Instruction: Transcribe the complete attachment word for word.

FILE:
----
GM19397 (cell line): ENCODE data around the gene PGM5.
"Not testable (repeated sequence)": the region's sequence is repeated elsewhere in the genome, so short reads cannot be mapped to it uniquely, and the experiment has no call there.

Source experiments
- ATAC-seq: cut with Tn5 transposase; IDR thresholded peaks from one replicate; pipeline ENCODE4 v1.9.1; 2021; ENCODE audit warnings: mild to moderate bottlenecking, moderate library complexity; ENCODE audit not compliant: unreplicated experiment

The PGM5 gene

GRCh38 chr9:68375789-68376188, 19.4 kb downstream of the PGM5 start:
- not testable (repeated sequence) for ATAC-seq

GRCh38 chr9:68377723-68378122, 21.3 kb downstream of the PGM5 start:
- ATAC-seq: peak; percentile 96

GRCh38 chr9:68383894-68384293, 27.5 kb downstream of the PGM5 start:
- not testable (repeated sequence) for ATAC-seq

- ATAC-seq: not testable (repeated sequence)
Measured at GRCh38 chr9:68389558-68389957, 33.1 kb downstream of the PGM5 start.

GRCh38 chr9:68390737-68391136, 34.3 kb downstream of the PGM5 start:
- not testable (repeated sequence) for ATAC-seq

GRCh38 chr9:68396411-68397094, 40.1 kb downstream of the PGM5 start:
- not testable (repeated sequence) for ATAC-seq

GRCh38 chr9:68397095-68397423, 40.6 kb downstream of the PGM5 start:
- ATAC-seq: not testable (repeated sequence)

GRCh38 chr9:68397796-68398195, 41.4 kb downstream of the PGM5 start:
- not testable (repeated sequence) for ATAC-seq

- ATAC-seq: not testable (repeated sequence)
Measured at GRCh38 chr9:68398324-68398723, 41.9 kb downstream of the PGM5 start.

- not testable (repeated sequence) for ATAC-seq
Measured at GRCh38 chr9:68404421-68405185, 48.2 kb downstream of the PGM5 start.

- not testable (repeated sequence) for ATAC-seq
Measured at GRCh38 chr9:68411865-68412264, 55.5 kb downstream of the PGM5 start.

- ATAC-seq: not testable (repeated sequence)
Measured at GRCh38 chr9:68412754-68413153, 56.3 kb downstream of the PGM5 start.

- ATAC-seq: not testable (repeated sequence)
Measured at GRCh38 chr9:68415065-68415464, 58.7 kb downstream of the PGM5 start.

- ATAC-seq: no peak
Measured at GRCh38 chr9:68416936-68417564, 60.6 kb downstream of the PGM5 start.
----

GM19397 (cell line): ENCODE data around the gene PGM5.
"Not testable (repeated sequence)": the region's sequence is repeated elsewhere in the genome, so short reads cannot be mapped to it uniquely, and the experiment has no call there.

Source experiments
- ATAC-seq: cut with Tn5 transposase; IDR thresholded peaks from one replicate; pipeline ENCODE4 v1.9.1; 2021; ENCODE audit warnings: mild to moderate bottlenecking, moderate library complexity; ENCODE audit not compliant: unreplicated experiment

The PGM5 gene

GRCh38 chr9:68375789-68376188, 19.4 kb downstream of the PGM5 start:
- not testable (repeated sequence) for ATAC-seq

GRCh38 chr9:68377723-68378122, 21.3 kb downstream of the PGM5 start:
- ATAC-seq: peak; percentile 96

GRCh38 chr9:68383894-68384293, 27.5 kb downstream of the PGM5 start:
- not testable (repeated sequence) for ATAC-seq

- ATAC-seq: not testable (repeated sequence)
Measured at GRCh38 chr9:68389558-68389957, 33.1 kb downstream of the PGM5 start.

GRCh38 chr9:68390737-68391136, 34.3 kb downstream of the PGM5 start:
- not testable (repeated sequence) for ATAC-seq

GRCh38 chr9:68396411-68397094, 40.1 kb downstream of the PGM5 start:
- not testable (repeated sequence) for ATAC-seq

GRCh38 chr9:68397095-68397423, 40.6 kb downstream of the PGM5 start:
- ATAC-seq: not testable (repeated sequence)

GRCh38 chr9:68397796-68398195, 41.4 kb downstream of the PGM5 start:
- not testable (repeated sequence) for ATAC-seq

- ATAC-seq: not testable (repeated sequence)
Measured at GRCh38 chr9:68398324-68398723, 41.9 kb downstream of the PGM5 start.

- not testable (repeated sequence) for ATAC-seq
Measured at GRCh38 chr9:68404421-68405185, 48.2 kb downstream of the PGM5 start.

- not testable (repeated sequence) for ATAC-seq
Measured at GRCh38 chr9:68411865-68412264, 55.5 kb downstream of the PGM5 start.

- ATAC-seq: not testable (repeated sequence)
Measured at GRCh38 chr9:68412754-68413153, 56.3 kb downstream of the PGM5 start.

- ATAC-seq: not testable (repeated sequence)
Measured at GRCh38 chr9:68415065-68415464, 58.7 kb downstream of the PGM5 start.

- ATAC-seq: no peak
Measured at GRCh38 chr9:68416936-68417564, 60.6 kb downstream of the PGM5 start.